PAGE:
Reviewed by Michael Fargo 10 / 10 / 10


If you would've told me prior to seeing this that I would fall head-over-heels for a film that's about a frustrated Bavarian Butoh dancer, with a tale of homelessness, loneliness, a pink telephone, cabbage rolls…and recycling all in the mix, I'd have laughed out loud. In fact, I did laugh throughout the course of this wonderful, delicate film (that has the most selfish progeny since "King Lear"). In the opening scene a wife tells a physician, "My husband doesn't really care much for adventure," and, boy, does he have treat—and a trial—in store for him. But so does the audience. The film's heart is about grief and how we can never really prepare for it. "I'd like my ashes scattered upon the sea," a spouse says to his partner. Fearfully, she says, "Why do you say that now?" And why indeed since we can never plan our end and its circumstances? It takes a young, marginally sane street performer, to tell us exactly what the Great Mystery is all about. And the use of stunning images from nature, as well as the contorted gestures of Butoh theater…and the equally contorted emotions from a family unaware of who the others are that this film brims over with so many rewards that it can be enjoyed over and over again. The family dynamics are almost farcical which keep the weight of the subject matter from spilling over into despair. And while the central character's own despair is the subject of the film, it's thrilling to watch him find his way out of it. Exceptional performances, shimmering cinematography, a truly great film.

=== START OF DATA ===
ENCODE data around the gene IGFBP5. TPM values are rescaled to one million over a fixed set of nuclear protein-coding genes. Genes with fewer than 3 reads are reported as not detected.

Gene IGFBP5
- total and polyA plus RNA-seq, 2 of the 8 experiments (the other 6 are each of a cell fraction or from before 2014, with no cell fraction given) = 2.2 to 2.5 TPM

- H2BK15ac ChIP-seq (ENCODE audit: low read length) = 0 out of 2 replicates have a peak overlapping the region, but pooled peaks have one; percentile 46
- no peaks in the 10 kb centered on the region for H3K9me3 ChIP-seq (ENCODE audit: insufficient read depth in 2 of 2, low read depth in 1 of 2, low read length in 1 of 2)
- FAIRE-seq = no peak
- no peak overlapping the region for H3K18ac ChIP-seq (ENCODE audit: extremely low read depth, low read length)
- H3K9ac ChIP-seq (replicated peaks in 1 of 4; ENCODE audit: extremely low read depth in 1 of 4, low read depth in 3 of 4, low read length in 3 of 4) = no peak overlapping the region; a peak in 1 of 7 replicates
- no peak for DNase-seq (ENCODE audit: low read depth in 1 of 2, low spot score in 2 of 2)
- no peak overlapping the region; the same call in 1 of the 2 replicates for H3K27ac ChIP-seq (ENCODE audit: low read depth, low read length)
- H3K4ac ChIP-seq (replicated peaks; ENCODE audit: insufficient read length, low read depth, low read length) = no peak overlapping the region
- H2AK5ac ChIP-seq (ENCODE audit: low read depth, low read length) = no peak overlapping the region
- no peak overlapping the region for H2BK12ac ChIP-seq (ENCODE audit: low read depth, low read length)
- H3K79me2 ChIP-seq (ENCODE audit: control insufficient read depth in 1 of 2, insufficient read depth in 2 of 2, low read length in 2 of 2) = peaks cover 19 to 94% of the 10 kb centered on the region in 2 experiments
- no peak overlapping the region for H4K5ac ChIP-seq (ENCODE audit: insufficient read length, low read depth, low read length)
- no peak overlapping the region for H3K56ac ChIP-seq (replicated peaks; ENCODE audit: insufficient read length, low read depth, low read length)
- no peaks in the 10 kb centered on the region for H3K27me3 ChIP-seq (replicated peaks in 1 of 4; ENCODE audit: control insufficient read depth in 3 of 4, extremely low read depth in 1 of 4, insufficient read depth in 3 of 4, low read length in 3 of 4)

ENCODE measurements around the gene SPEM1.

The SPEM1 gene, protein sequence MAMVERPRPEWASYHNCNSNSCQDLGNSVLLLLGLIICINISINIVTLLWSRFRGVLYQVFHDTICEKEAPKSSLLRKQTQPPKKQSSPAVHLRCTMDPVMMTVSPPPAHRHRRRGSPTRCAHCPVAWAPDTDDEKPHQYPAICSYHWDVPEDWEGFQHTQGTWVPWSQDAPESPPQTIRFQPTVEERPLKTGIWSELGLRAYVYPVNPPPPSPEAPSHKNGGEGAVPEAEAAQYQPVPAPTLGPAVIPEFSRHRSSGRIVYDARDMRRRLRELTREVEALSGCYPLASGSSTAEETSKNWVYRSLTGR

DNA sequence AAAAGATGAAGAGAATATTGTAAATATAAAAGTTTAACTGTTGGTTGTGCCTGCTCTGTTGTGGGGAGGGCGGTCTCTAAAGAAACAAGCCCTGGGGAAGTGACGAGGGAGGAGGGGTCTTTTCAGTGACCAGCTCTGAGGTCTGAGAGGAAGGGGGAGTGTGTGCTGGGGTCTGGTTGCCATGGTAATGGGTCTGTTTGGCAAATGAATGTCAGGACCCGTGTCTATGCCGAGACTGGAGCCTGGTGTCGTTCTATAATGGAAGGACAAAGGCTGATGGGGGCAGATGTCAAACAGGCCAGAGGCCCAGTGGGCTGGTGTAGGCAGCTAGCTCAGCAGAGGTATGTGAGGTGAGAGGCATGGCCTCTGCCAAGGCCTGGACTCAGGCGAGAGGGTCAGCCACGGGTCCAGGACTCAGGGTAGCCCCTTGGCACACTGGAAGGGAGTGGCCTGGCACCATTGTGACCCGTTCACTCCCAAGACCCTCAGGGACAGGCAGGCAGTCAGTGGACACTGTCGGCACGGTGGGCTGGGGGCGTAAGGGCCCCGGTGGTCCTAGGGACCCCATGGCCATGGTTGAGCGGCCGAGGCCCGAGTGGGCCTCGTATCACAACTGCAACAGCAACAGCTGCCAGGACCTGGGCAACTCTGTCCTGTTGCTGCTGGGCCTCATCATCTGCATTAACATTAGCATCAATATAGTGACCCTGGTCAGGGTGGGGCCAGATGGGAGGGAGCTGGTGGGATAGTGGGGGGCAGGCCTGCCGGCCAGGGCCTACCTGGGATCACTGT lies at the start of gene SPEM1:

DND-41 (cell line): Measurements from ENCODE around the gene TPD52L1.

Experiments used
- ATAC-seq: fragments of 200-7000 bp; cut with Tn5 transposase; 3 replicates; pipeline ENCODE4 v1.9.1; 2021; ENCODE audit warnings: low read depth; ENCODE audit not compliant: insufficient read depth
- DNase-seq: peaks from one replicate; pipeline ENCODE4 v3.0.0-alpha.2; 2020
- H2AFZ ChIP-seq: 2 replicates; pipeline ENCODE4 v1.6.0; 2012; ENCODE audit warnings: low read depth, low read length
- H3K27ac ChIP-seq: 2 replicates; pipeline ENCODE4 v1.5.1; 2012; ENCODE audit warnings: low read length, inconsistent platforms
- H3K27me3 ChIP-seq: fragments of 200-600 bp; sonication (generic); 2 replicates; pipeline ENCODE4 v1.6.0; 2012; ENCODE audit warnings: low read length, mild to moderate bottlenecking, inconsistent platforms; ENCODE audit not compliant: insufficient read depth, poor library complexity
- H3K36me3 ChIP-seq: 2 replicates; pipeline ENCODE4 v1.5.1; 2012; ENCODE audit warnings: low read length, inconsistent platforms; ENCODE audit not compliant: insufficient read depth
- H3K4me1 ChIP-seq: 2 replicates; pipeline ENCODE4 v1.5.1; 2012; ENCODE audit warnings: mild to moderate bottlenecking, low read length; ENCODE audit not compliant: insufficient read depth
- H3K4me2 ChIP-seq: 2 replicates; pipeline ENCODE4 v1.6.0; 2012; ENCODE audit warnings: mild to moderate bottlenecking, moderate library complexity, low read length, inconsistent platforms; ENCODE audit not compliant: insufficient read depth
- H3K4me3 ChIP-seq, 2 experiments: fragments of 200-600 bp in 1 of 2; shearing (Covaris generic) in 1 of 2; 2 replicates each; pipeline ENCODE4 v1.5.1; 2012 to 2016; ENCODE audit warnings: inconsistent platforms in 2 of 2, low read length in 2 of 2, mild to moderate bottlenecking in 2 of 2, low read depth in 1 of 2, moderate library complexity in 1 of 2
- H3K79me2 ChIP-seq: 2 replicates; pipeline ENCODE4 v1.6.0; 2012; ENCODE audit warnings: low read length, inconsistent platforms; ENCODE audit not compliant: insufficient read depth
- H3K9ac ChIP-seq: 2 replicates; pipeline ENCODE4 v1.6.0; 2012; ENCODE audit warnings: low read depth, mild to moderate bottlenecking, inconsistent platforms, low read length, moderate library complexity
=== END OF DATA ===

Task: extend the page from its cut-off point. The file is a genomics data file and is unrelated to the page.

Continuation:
Reviewed by rudolf-20 10 / 10 / 10

Hanami - Kirschblüten

One of the best films I have seen the last years. It is not a film for the big audience that likes the common "Hollywood" violence and action without substance. It's a film with a deep and tender story about the contacts and the feelings between an elderly couple and their children and the lost chances to deal with each others lives. Beautiful scenes in Japan with great pictures offer the frame for the main part of story. It is fascinating to see the big contrast in the Japanese culture in modern Tokio and the older Japanese traditions at "Fuji San" as the old man - after his wife has died - makes up a visit to Japan, to fulfill the wishes of his wife. Remarkable was, that after the end of the film the whole audience silently waited till the name part and the last note of the film music was finished. They also were very impressed.